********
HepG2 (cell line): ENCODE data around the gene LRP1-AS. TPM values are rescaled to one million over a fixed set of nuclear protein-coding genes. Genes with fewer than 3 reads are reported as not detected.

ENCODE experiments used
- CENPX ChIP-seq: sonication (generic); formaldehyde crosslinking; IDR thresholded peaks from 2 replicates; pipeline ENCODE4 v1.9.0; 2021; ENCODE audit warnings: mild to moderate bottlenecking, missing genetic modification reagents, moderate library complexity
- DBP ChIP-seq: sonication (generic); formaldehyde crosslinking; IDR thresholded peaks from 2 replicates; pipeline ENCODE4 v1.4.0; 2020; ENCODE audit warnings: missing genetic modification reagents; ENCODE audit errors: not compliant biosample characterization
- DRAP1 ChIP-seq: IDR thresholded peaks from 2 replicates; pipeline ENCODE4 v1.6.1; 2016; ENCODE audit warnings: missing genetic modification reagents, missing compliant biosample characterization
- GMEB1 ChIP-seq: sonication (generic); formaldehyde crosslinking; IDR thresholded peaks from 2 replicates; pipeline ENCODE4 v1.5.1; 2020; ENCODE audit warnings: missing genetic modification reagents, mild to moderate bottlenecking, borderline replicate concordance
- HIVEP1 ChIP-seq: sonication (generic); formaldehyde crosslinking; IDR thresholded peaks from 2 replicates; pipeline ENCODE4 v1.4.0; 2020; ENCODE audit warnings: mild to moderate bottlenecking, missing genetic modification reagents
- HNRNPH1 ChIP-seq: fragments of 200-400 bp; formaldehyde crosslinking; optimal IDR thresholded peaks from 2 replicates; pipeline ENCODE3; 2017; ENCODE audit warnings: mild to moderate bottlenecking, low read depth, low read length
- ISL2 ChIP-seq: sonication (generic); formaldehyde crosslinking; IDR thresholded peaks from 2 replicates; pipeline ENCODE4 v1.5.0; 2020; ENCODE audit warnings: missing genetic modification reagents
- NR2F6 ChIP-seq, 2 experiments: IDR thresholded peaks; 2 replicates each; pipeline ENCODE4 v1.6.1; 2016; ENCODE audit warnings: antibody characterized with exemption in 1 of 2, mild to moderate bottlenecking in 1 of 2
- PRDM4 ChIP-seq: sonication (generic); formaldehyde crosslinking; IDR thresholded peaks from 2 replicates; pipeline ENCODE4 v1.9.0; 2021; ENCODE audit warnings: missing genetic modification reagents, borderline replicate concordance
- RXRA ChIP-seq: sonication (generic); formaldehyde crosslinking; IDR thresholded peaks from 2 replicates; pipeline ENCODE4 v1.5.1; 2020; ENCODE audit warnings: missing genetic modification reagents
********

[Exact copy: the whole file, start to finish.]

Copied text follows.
HepG2 (cell line): ENCODE data around the gene LRP1-AS. TPM values are rescaled to one million over a fixed set of nuclear protein-coding genes. Genes with fewer than 3 reads are reported as not detected.

ENCODE experiments used
- CENPX ChIP-seq: sonication (generic); formaldehyde crosslinking; IDR thresholded peaks from 2 replicates; pipeline ENCODE4 v1.9.0; 2021; ENCODE audit warnings: mild to moderate bottlenecking, missing genetic modification reagents, moderate library complexity
- DBP ChIP-seq: sonication (generic); formaldehyde crosslinking; IDR thresholded peaks from 2 replicates; pipeline ENCODE4 v1.4.0; 2020; ENCODE audit warnings: missing genetic modification reagents; ENCODE audit errors: not compliant biosample characterization
- DRAP1 ChIP-seq: IDR thresholded peaks from 2 replicates; pipeline ENCODE4 v1.6.1; 2016; ENCODE audit warnings: missing genetic modification reagents, missing compliant biosample characterization
- GMEB1 ChIP-seq: sonication (generic); formaldehyde crosslinking; IDR thresholded peaks from 2 replicates; pipeline ENCODE4 v1.5.1; 2020; ENCODE audit warnings: missing genetic modification reagents, mild to moderate bottlenecking, borderline replicate concordance
- HIVEP1 ChIP-seq: sonication (generic); formaldehyde crosslinking; IDR thresholded peaks from 2 replicates; pipeline ENCODE4 v1.4.0; 2020; ENCODE audit warnings: mild to moderate bottlenecking, missing genetic modification reagents
- HNRNPH1 ChIP-seq: fragments of 200-400 bp; formaldehyde crosslinking; optimal IDR thresholded peaks from 2 replicates; pipeline ENCODE3; 2017; ENCODE audit warnings: mild to moderate bottlenecking, low read depth, low read length
- ISL2 ChIP-seq: sonication (generic); formaldehyde crosslinking; IDR thresholded peaks from 2 replicates; pipeline ENCODE4 v1.5.0; 2020; ENCODE audit warnings: missing genetic modification reagents
- NR2F6 ChIP-seq, 2 experiments: IDR thresholded peaks; 2 replicates each; pipeline ENCODE4 v1.6.1; 2016; ENCODE audit warnings: antibody characterized with exemption in 1 of 2, mild to moderate bottlenecking in 1 of 2
- PRDM4 ChIP-seq: sonication (generic); formaldehyde crosslinking; IDR thresholded peaks from 2 replicates; pipeline ENCODE4 v1.9.0; 2021; ENCODE audit warnings: missing genetic modification reagents, borderline replicate concordance
- RXRA ChIP-seq: sonication (generic); formaldehyde crosslinking; IDR thresholded peaks from 2 replicates; pipeline ENCODE4 v1.5.1; 2020; ENCODE audit warnings: missing genetic modification reagents